On Politics and Hypocrisy

We, the crack young staff of “The Hatemonger’s Quarterly,” love it when ideological folk offer deceptive rationales for their favored politicians. If you ask us, those with deeply held political beliefs vote for candidates essentially for one reason: These candidates’ views most closely resemble their own.

Everything else is just hogwash. “I like Al Gore because he’s more articulate than George Bush,” a committed liberal might have said in 2000. To which we respond: Nonsense. If George W. Bush could speak like Alan Keyes, you’d still favor Gore.

The same is true, we think, for ideological voters across the political spectrum. Thus the same people who blithely plumped for George W. Bush in 2000 despite his comparatively meager political CV will inform you that they can’t vote for Barack Obama because he lacks experience. If you ask us, this is all garbage.

Provided a candidate hasn’t committed any galactically horrible offense–say, murder, rape, or attending a Phil Collins concert–he can count on the support of his ideological confreres. Political partisans of every stripe can justify almost any action, as long as its perpetrator is an ideological soul mate.

We had reason to reflect on this anew when taking in Bill O’Reilly’s recent hectoring of the devilishly handsome John Edwards. According to Mr. O’Reilly, John Edwards is a “phony,” a hypocrite who pretends to care about the nation’s poor whilst living it up in extravagant style.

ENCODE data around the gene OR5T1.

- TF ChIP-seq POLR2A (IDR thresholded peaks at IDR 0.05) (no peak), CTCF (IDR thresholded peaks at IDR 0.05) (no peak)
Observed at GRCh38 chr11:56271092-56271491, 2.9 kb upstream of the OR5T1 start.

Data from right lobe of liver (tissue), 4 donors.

Quite frankly, we can see Mr. O’Reilly’s point. The recent press clippings on Mr. Edwards–outlandishly expensive haircuts, a well-remunerated hedge-fund gig, lavish fees for speeches on poverty–don’t exactly make Mr. Edwards seem like a beacon of integrity.

Now, in one sense, perhaps the charges of hypocrisy are a mite unfair. After all, any presidential candidate with the faintest hope of winning election will be a rich man. Does this mean that such men and women, by virtue of their backgrounds, cannot bring up the subject of economic inequality? That strikes us as foolish.

At the same time, however, it seems more than a bit dubious of Mr. Edwards to make poverty his campaign’s central focus when, given his staggering wealth, he personally could do more to alleviate it. Does the man really need to live in a home the size of the Koresh compound? Why not give some of that money away to the “Other America”?

Naturally, though, committed liberals will see our criticism as an example of “shooting the messenger.” They’ll make all sorts of justifications for Mr. Edwards’ behavior.

Ah, but they wouldn’t do so for, say, Bill Bennett. You remember the old brouhaha: Mr. Bennett, the country’s erstwhile unofficial morality czar, proved to be a formidable gambler. And, despite the fact that Mr. Bennett had never taken issue with gambling per se, our liberal pals pounced. We recall Michael Kinsley gleefully consigning Mr. Bennett to the dustbin of American political history thanks to his gambling transgressions.

But wait: Weren’t liberals such as Mr. Kinsley merely “shooting the messenger”? Why can’t Mr. Bennett’s criticisms of American culture still be valid, despite their author’s supposed moral failings?

It’s exasperating, but it’s a fact: The leftists who label right-wing virtue-crats hypocrites will be the same people to exonerate liberals for their economic hypocrisy. And the same is true regarding right-wingers.

Can’t we all admit that we vote for those who share our political views, hypocrisy be darned?

(Note: The crack young staff normally “weblog” over at “The Hatemonger’s Quarterly,” where they are currently willing to bet Bill Bennett $400 that John Edwards will not win his party’s nomination. All proceeds will go to Mr. Edwards’ tonsorial fund.)

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